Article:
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Saving money isn’t enough, you have to invest it!



Recently, AJ came across a TikTok video where a woman was explaining this in depth. In essence, investing is a 2-step process. Without the second step, you might as well stash the money under the good ole sleep number mattress. Either way, make sure you’re not just saving, but INVESTING!

Accounts you can invest in

There are a lot of different accounts that are open to investments, but the majority of them are:

  • IRA/Roth IRA
  • 401(k), 403(b), 457(b)
  • Brokerage Account
  • HSAs, 529s, etc.

This list isn’t all inclusive, but you get the point. Let’s take the Roth IRA for example. This is one of our favorite accounts here at Wealthy Idiots, and for good reason. But, make sure you aren’t just funding it blindly and forgetting to invest! Once the money is in the account, you need to buy a stock, bond, mutual fund, ETF, etc. in order to generate wealth.

As you may know, some of our favorite ETFs are index funds such as Vanguard’s Total Stock Market index fund (VTI) and S&P500 index fund (VOO). In order to purchase one of these you would access your Roth IRA account at whichever broker you use (we prefer Fidelity, Vanguard, Schwab, or E*Trade) and then place a buy order for whichever security you’d like to purchase. If you want to buy VTI this could easily be found by searching VTI within the brokerage site. You could also search a single stock like Amazon, or a mutual fund, as long as your broker offers these or allows the purchase of outside mutual fund products.

Once you complete the order, you’re officially an “investor.” Congrats!

Why investing matters

Well, it matters for a couple of reasons. First, the “sweep account” or the account your money lands in at a normal brokerage, carries very little interest and won’t make you wealthy anytime soon. This is where you find your normal .3% savings accounts. There are some exceptions, but usually you need to move the money into those exceptions.

The second reason this matters is because regular investing in stocks, bonds, mutual funds, etc. allows you to dollar cost average, or DCA as it’s often referred. By doing this, you’re ensuring that you are always getting a fair market price by buying over a really long timeframe. Pretty simple. This is also how people get in the habit of continuously investing without worrying about day-to-day market swings.

The power of investing in the market

Let’s look at two examples to try and firm this up.

Example 1: Bob decides to open a Roth IRA (again, our favorite account if you can’t tell). He opened the account in 2016 and put approximately $40k in the account since that time. Since he forgot to invest the money once it landed in the account, he only earned .3% interest per year since 2013. The account is essentially worth the same $40k he started with. But wait, since we have this nasty little thing called inflation, Bob actually lost some purchasing power by leaving this money uninvested. Ouch!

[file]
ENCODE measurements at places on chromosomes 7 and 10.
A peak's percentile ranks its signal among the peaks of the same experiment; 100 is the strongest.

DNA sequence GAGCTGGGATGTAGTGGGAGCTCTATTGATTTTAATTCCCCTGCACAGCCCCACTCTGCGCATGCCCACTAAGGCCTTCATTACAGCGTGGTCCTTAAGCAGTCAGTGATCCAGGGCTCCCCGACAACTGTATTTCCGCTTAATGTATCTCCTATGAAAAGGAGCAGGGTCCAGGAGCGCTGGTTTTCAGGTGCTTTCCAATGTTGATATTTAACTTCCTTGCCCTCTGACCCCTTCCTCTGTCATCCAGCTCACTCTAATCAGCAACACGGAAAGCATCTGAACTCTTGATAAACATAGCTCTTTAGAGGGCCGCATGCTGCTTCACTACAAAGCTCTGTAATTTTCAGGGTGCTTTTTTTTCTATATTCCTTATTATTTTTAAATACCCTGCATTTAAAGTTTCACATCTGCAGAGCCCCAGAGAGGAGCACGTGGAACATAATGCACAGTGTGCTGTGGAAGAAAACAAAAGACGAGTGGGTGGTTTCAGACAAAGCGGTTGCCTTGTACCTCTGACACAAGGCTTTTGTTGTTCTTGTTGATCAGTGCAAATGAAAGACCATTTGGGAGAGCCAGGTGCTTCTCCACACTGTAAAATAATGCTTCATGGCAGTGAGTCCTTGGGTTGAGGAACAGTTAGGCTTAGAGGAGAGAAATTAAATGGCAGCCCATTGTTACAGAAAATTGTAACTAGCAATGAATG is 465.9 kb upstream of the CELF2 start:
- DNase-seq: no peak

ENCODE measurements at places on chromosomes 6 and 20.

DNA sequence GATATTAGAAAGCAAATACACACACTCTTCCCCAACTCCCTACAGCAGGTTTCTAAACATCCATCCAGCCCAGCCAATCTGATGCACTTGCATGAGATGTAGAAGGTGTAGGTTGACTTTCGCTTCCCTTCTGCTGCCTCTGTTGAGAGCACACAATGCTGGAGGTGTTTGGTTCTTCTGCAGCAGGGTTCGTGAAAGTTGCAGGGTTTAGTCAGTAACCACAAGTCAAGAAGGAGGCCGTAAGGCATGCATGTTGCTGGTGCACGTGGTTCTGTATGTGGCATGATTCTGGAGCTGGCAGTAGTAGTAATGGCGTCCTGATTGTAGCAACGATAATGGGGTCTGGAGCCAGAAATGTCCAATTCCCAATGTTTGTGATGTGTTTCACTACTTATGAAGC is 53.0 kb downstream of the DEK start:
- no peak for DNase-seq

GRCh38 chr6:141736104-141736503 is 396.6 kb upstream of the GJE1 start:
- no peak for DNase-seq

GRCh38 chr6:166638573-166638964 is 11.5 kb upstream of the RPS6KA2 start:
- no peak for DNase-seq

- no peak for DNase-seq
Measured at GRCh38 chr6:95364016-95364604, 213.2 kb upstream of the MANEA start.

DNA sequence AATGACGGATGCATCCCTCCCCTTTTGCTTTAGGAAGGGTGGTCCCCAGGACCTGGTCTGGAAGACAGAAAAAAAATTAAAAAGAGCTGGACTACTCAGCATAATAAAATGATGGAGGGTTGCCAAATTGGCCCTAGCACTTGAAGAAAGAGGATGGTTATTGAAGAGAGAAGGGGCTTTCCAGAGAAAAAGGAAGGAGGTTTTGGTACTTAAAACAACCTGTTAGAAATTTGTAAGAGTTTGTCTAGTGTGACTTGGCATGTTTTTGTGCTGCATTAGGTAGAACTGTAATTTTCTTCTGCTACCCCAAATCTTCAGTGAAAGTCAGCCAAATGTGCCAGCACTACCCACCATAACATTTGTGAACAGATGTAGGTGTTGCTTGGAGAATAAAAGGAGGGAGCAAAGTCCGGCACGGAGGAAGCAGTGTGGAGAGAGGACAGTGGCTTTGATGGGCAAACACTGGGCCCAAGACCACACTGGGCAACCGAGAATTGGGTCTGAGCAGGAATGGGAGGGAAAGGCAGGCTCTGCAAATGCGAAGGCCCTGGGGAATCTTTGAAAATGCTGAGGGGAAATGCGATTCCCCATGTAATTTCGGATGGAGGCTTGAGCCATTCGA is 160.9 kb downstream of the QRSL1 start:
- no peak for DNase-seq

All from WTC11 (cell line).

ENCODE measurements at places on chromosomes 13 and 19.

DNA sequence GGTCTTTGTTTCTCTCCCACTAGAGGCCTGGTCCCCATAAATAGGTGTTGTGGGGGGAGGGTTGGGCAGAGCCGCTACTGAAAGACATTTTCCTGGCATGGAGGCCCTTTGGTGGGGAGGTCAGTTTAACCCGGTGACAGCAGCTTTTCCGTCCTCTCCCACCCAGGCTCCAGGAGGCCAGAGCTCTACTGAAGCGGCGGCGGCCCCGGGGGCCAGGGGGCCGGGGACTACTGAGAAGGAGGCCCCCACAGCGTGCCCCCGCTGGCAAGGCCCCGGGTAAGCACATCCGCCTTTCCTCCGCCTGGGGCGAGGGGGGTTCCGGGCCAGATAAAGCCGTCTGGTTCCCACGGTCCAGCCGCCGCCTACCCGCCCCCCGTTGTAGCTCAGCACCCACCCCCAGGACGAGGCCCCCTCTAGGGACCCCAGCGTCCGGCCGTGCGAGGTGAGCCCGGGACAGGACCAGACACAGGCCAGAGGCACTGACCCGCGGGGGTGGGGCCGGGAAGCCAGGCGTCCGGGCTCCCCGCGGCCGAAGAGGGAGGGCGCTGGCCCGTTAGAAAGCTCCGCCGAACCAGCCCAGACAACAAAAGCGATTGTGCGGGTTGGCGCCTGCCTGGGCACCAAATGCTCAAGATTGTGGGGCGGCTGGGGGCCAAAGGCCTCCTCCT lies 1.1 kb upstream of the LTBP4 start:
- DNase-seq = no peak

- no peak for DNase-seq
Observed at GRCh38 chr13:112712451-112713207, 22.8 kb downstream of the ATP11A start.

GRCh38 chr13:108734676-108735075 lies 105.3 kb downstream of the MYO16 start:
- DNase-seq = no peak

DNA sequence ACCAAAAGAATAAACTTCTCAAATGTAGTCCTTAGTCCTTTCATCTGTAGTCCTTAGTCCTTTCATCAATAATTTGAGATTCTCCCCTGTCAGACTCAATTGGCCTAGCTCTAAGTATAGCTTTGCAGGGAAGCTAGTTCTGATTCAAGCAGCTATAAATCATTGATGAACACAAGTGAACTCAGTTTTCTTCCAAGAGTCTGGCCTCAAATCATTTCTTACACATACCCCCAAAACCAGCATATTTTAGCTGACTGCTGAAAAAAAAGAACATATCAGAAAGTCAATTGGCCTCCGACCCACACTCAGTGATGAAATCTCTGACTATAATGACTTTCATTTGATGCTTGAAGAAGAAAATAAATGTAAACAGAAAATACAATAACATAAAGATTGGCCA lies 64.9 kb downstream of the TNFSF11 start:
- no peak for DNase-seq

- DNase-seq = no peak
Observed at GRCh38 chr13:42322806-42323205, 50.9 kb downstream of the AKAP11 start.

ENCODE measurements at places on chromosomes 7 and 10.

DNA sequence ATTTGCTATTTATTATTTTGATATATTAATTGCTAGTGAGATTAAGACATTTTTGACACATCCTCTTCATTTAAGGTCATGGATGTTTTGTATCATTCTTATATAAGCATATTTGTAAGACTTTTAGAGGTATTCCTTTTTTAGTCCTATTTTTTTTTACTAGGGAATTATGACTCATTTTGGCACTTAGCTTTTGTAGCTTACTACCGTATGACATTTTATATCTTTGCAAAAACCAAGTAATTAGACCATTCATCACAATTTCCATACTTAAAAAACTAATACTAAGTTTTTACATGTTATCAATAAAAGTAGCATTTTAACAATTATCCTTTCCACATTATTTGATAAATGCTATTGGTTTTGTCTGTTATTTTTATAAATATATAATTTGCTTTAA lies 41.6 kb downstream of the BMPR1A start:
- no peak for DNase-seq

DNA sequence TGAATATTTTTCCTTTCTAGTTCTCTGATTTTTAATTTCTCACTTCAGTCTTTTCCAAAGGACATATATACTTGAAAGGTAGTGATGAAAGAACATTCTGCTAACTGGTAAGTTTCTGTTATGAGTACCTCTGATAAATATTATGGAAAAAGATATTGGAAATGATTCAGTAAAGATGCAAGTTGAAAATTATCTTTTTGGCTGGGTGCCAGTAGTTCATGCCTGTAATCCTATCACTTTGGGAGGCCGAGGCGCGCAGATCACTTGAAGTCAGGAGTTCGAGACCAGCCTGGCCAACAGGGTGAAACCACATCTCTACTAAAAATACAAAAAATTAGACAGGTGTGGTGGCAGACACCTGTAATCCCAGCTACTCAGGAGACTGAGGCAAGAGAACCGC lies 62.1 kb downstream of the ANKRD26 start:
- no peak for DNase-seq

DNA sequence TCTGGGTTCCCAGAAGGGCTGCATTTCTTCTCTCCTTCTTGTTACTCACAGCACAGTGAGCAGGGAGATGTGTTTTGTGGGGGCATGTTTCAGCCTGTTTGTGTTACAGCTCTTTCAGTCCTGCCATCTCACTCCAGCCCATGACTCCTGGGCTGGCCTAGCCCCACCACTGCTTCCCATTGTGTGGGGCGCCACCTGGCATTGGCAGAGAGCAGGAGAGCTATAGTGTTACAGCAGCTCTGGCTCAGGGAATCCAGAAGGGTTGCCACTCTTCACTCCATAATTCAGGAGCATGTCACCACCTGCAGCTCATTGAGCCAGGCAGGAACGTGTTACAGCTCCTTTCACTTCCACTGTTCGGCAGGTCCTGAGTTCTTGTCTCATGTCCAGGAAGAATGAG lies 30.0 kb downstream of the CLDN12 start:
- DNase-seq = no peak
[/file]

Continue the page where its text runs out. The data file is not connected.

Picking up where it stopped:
Example 2: Mary opened a Roth IRA at the same time as Bob, however as a child, Mary’s parents were always telling her to buy VOO and it was something she never forgot. Each year, she bought around $5k worth of VOO. In 2023, Mary now has around $60,873. Pretty solid growth considering everyone is fleeing from stocks right now!

All Mary did was take one extra step to invest her money. Because of this, she has approximately $20,873 more than Bob. If Bob started investing today and they both make 10% average returns over the next 30 years without adding another penny to the accounts, Mary will end up with $1.06MM while Bob has around $700k. Yes, Mary has $300k more than Bob by just taking one extra step with her money. INVEST TODAY!

Compounding for the win

We talk about this a lot, but it really can’t be said enough. Compound interest is amazing, and you really need to understand it in order to see your full investing potential. Check out our compound interest calculator and see what compounding can do for you. You can also check out our Tweet below, which includes an awesome graphic from NerdWallet!


  • D.C. Poc

    D.C. joined the Marine Corps right out of high school. When he left active duty after 5 years of service, he quickly earned a bachelors degree and an MBA. He got his first private sector job at a modest salary and quickly worked his way up through promotions. Once he started making decent money ($38k at the time), he quickly realized he needed to learn how to save for his future. After nearly ten years of research and application, he wants to share his knowledge and financial best practices so more people can become Wealthy Idiots!


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